Self-belief, self-discipline, and competitive fire.
Those are the three things three-time Olympic gold medalist and 2015 Women’s World Cup winner Heather O’Reilly said her college coach, long-time University of North Carolina – Chapel Hill coach Anson Dorrance, said every great athlete needs to succeed.
The former Tar Heel and current United States Women’s National Team player was in Wilmington Friday to speak at a fundraising lunch for the Wilmington Hammerheads Youth FC at the Cape Fear Country Club.
She spoke to a room full of soccer players, coaches, parents, local politicians and business people about the lessons she’s learned throughout her successful career thus far.
At the age of 17, while still a senior at East Brunswick High School in New Jersey, O’Reilly was named to the women’s national team. Two years later, at the age of 19, she was “absolutely the last person” to make the 2004 Olympic team that won gold in Athens.
“I was young, I was inexperienced, but I was hungry and I believed,” said O’Reilly, who was the youngest person on that squad. “I really think that it was this self-belief, this dreaming big, that carried me.”
O’Reilly said that playing at North Carolina, where her #20 is retired along with some of the legendary soccer program’s stars like Mia Hamm and Kristine Lilly, and on the national team showed her that she wasn’t the only one who was driven, disciplined and super competitive. Despite living in a culture where the “cool” thing to do is to act like you don’t care, O’Reilly told the young players in attendance that she learned the opposite is actually true, that caring deeply about something is how you accomplish things.
“That drive, that hunger for improvement is what propelled the USWNT to win the women’s World Cup this summer,” O’Reilly said. “Although we love that people get behind us every four years for the World Cup and the Olympics, we know that a lot more work goes into the weeks and months between those events. Because of that competitive fire amongst ourselves and between the other teams, we were able to win it.”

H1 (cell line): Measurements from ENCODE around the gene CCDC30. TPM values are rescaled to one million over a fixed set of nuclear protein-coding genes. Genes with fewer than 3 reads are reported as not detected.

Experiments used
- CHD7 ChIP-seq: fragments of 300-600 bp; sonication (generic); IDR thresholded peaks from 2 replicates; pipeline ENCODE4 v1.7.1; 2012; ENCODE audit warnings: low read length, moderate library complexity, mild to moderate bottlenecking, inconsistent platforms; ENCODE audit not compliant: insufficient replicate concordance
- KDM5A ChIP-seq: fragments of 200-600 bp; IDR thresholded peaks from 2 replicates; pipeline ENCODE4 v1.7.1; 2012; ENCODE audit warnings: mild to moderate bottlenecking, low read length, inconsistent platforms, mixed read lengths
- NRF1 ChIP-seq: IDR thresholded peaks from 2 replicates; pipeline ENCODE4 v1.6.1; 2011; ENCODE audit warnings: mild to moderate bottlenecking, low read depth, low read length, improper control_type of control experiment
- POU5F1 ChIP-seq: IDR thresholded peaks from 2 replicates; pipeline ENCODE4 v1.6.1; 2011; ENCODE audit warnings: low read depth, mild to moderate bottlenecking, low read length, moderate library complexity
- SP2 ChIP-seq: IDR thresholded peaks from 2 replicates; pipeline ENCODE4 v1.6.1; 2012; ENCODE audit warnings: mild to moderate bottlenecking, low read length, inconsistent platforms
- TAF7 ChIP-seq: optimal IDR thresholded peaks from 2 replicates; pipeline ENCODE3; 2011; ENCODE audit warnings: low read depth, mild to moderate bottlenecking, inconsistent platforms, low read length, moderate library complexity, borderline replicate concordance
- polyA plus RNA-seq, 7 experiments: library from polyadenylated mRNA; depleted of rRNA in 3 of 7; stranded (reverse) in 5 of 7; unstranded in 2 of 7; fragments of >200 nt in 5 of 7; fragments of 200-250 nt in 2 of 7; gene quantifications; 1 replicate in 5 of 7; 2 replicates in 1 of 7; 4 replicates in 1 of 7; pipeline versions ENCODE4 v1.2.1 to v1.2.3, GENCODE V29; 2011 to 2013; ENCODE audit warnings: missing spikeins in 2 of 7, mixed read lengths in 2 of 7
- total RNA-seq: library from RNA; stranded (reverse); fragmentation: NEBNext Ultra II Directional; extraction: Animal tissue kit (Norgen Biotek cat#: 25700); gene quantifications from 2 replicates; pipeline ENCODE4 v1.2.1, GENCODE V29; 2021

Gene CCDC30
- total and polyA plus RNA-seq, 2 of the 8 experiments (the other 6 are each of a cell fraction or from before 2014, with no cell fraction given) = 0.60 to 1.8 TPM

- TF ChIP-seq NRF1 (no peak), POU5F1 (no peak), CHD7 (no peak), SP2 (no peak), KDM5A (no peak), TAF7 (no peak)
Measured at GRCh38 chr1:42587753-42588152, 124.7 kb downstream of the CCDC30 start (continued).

O’Reilly said it’s also key for young players to have strong support systems, like the one the Wilmington Hammerheads Youth FC provides, and credits her parents for always being there for her with their time, resources and other intangible ways of support.
“I think it’s so important to praise things like focus, positivity, hard work, trying something new,” said O’Reilly. “I think it’s very important to surround yourself with people who support your big dreams.”
One of the local soccer players who grew up playing in Cape Fear Soccer Club programs (the name of the organization before partnering with the Hammerheads in 2014) and is looking to make waves at the next level was excited to hear one of her childhood idols speak in her hometown.
“It was amazing. She’s someone that I look up to a lot,” said Laney High School senior Baley Edwards, a key player on her school’s basketball and soccer teams and recent UNCW women’s soccer signee. “I learned that you just have to work hard to get what you want.”
The annual fundraising luncheon for the non-profit Wilmington Hammerheads Youth FC raised $9,800 from attendees and $10,000 from an anonymous donor. The money goes to support soccer programs that serve around 4,000 children in New Hanover County.